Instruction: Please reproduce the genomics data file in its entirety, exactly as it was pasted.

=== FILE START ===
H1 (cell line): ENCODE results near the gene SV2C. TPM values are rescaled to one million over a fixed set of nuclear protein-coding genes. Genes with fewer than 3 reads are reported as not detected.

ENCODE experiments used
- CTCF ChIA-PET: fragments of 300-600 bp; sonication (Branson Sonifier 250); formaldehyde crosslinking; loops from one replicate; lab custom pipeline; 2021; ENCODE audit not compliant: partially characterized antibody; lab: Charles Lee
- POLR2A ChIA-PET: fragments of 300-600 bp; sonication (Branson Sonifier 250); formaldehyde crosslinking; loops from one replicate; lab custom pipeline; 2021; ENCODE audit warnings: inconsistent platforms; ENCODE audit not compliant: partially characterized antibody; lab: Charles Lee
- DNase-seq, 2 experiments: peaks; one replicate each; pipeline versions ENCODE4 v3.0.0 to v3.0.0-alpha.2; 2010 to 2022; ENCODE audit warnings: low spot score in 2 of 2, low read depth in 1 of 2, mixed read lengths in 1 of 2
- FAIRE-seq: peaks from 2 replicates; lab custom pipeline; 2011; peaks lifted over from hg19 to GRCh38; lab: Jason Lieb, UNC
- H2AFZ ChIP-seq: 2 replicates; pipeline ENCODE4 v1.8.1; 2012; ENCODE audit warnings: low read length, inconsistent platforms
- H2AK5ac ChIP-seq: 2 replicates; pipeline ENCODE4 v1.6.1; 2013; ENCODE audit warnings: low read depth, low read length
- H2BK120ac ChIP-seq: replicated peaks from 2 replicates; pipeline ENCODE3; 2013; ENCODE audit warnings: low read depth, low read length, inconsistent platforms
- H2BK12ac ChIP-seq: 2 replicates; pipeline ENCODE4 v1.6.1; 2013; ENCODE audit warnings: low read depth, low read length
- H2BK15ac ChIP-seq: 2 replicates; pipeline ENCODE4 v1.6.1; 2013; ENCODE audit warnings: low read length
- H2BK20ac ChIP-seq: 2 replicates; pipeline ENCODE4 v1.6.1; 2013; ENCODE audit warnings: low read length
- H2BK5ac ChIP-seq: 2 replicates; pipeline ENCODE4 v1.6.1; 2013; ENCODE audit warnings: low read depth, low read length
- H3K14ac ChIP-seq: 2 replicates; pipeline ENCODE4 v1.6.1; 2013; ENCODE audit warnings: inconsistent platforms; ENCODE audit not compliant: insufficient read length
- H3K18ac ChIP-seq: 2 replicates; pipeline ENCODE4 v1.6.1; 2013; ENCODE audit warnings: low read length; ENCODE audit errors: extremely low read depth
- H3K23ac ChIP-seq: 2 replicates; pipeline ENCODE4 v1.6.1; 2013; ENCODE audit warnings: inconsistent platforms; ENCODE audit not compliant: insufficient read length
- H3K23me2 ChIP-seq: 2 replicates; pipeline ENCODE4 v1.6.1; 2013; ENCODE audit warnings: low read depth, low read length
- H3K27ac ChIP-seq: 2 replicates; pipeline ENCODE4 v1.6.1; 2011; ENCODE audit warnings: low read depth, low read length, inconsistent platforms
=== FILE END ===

H1 (cell line): ENCODE results near the gene SV2C. TPM values are rescaled to one million over a fixed set of nuclear protein-coding genes. Genes with fewer than 3 reads are reported as not detected.

ENCODE experiments used
- CTCF ChIA-PET: fragments of 300-600 bp; sonication (Branson Sonifier 250); formaldehyde crosslinking; loops from one replicate; lab custom pipeline; 2021; ENCODE audit not compliant: partially characterized antibody; lab: Charles Lee
- POLR2A ChIA-PET: fragments of 300-600 bp; sonication (Branson Sonifier 250); formaldehyde crosslinking; loops from one replicate; lab custom pipeline; 2021; ENCODE audit warnings: inconsistent platforms; ENCODE audit not compliant: partially characterized antibody; lab: Charles Lee
- DNase-seq, 2 experiments: peaks; one replicate each; pipeline versions ENCODE4 v3.0.0 to v3.0.0-alpha.2; 2010 to 2022; ENCODE audit warnings: low spot score in 2 of 2, low read depth in 1 of 2, mixed read lengths in 1 of 2
- FAIRE-seq: peaks from 2 replicates; lab custom pipeline; 2011; peaks lifted over from hg19 to GRCh38; lab: Jason Lieb, UNC
- H2AFZ ChIP-seq: 2 replicates; pipeline ENCODE4 v1.8.1; 2012; ENCODE audit warnings: low read length, inconsistent platforms
- H2AK5ac ChIP-seq: 2 replicates; pipeline ENCODE4 v1.6.1; 2013; ENCODE audit warnings: low read depth, low read length
- H2BK120ac ChIP-seq: replicated peaks from 2 replicates; pipeline ENCODE3; 2013; ENCODE audit warnings: low read depth, low read length, inconsistent platforms
- H2BK12ac ChIP-seq: 2 replicates; pipeline ENCODE4 v1.6.1; 2013; ENCODE audit warnings: low read depth, low read length
- H2BK15ac ChIP-seq: 2 replicates; pipeline ENCODE4 v1.6.1; 2013; ENCODE audit warnings: low read length
- H2BK20ac ChIP-seq: 2 replicates; pipeline ENCODE4 v1.6.1; 2013; ENCODE audit warnings: low read length
- H2BK5ac ChIP-seq: 2 replicates; pipeline ENCODE4 v1.6.1; 2013; ENCODE audit warnings: low read depth, low read length
- H3K14ac ChIP-seq: 2 replicates; pipeline ENCODE4 v1.6.1; 2013; ENCODE audit warnings: inconsistent platforms; ENCODE audit not compliant: insufficient read length
- H3K18ac ChIP-seq: 2 replicates; pipeline ENCODE4 v1.6.1; 2013; ENCODE audit warnings: low read length; ENCODE audit errors: extremely low read depth
- H3K23ac ChIP-seq: 2 replicates; pipeline ENCODE4 v1.6.1; 2013; ENCODE audit warnings: inconsistent platforms; ENCODE audit not compliant: insufficient read length
- H3K23me2 ChIP-seq: 2 replicates; pipeline ENCODE4 v1.6.1; 2013; ENCODE audit warnings: low read depth, low read length
- H3K27ac ChIP-seq: 2 replicates; pipeline ENCODE4 v1.6.1; 2011; ENCODE audit warnings: low read depth, low read length, inconsistent platforms